Chart comparing present with proposed PBS primetime clock
Proportional chart by Current based on PBS graphic

Flow plan would push spots deeper into PBS hours

The traditional pledge-drive mantra brags about a piece of public television’s ancestral DNA: “PBS — your home for quality, uninterrupted programming.”

So the public reacted fairly predictably when PBS announced at this month’s annual meeting in Orlando that it’s considering internal promotional spots as part of its primetime revamp. As one blogger quipped, “Even though it wouldn’t involve actual commercials, I honestly think that Fred Rogers wouldn’t be happy with this idea.”

But some public TV programmers have responded more with curiosity than with outrage. They realize that the PBS schedule loses hundreds of thousands of viewers between shows and has for years. And by clustering compatible programs, as PBS plans to do for the fall, stations can retain more viewers through the station break.

The audience isn’t keen on sitting through the present hodgepodge of video snippets between shows: some eight minutes of national and local underwriting spots, promos, program credits, network and station branding and teases. Programmers — and sponsors — know how hard it was to win those eyeballs for the earlier show and don’t want to lose them if they can help it.

[Update: More than a week after the conference PBS released a memo pledging that it would seek more reaction to the plan before moving ahead with an on-air test. See letter at right.]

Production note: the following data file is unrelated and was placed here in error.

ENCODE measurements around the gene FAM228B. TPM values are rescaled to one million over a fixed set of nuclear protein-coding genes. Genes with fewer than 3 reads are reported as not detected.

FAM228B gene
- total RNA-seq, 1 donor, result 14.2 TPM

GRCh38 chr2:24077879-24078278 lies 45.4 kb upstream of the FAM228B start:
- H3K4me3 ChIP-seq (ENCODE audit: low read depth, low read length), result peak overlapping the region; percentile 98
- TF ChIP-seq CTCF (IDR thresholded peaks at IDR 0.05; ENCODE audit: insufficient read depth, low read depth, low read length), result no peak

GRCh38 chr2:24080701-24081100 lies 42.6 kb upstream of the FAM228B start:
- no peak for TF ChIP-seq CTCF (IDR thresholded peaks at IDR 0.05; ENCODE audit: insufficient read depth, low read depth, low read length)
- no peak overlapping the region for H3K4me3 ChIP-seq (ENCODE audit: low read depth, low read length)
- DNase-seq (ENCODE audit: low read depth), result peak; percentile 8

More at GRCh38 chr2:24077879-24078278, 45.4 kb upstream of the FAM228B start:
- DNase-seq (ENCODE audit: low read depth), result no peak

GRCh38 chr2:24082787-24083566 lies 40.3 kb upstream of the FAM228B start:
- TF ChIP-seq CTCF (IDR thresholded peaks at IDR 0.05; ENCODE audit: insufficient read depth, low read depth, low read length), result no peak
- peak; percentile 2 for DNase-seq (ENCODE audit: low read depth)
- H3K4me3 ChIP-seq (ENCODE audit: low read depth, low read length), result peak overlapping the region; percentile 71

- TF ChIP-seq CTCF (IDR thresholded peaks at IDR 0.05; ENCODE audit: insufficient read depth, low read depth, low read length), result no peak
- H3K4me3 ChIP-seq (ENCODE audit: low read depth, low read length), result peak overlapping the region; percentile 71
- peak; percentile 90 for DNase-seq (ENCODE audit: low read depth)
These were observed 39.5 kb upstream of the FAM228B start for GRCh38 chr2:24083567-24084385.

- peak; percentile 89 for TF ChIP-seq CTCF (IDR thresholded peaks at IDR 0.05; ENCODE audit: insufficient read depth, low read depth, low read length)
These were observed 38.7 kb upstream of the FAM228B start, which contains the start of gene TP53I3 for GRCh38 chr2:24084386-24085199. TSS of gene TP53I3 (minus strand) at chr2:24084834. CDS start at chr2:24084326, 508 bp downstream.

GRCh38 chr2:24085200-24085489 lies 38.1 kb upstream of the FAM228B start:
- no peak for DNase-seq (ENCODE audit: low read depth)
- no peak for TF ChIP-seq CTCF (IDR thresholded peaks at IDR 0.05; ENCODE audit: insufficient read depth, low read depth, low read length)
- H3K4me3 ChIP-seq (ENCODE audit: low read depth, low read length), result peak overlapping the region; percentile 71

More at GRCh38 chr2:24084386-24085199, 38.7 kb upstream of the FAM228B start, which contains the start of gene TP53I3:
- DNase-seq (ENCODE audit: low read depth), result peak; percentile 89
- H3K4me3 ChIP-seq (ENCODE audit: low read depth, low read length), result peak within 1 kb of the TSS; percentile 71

PBS had been discussing, in general terms, its plans for revamping primetime at various meetings including round robins. Details were revealed in several sessions at the Orlando conference, May 16–19.

Plans call for slicing up that clump of “business,” as programmers call it, and moving much of it deeper into the programs. Funder spots would move to shorter breaks at the 5- and 55-minute marks of an hour show. Formats for shorter and longer programs have not been discussed in detail.

Promo spots, such as tune-in blurbs, would move into the hour, to 20 and 40 minutes. Program content that would keep viewers around for the lead-out and grab viewers sooner for the lead-in would stay at the hour.  Thus the “hot switch” to prompt audience flow between shows.

PBS will try the experiment first on Wednesday nights this fall with Nova. If ratings look promising, it will add Antiques Roadshow Monday nights come winter.

“I think stations are just as interested as we are in creating a better experience for viewers so we can spend more time with them,” John Wilson, PBS’s senior v.p. and chief programmer told Current. In that way, “this is a better fulfillment of our public-service mission.”

Ideas with pedigrees, notoriety

The idea may sound familiar. Commercial networks have been hot-switching for years. PBS began inserting sponsor credits into online programs streamed from its website in 2009. And for the broadcast schedule, PBS experimented with a version of the hot switch nearly a decade ago.

The PBS initiative Reinventing Breaks recommended flow-building “sticky breaks” with some elements of what PBS is considering, but breaking into program content was still verboten (Current, July 22, 2002).

PBS doesn’t have to look into the distant past for complaints about funder credits that break into programs. It provoked a handful of viewer complaints by experimentally inserting funder blurbs into online videos starting April 20, prompting a cautionary column May 12 by PBS Ombudsman Michael Getler. Online viewers griped to him about the Goldman Sachs spots; some protested the interruption, while others cited the investment firm itself, which one viewer wrote “nearly brought down the world economy.”

Farther afield, an Australian newspaper editorialized May 9 against ad breaks inserted in PBS NewsHour broadcasts on the country’s public media channel, the Special Broadcasting Service. SBS “is doing its best to ruin its most valuable program,” The Australian admonished.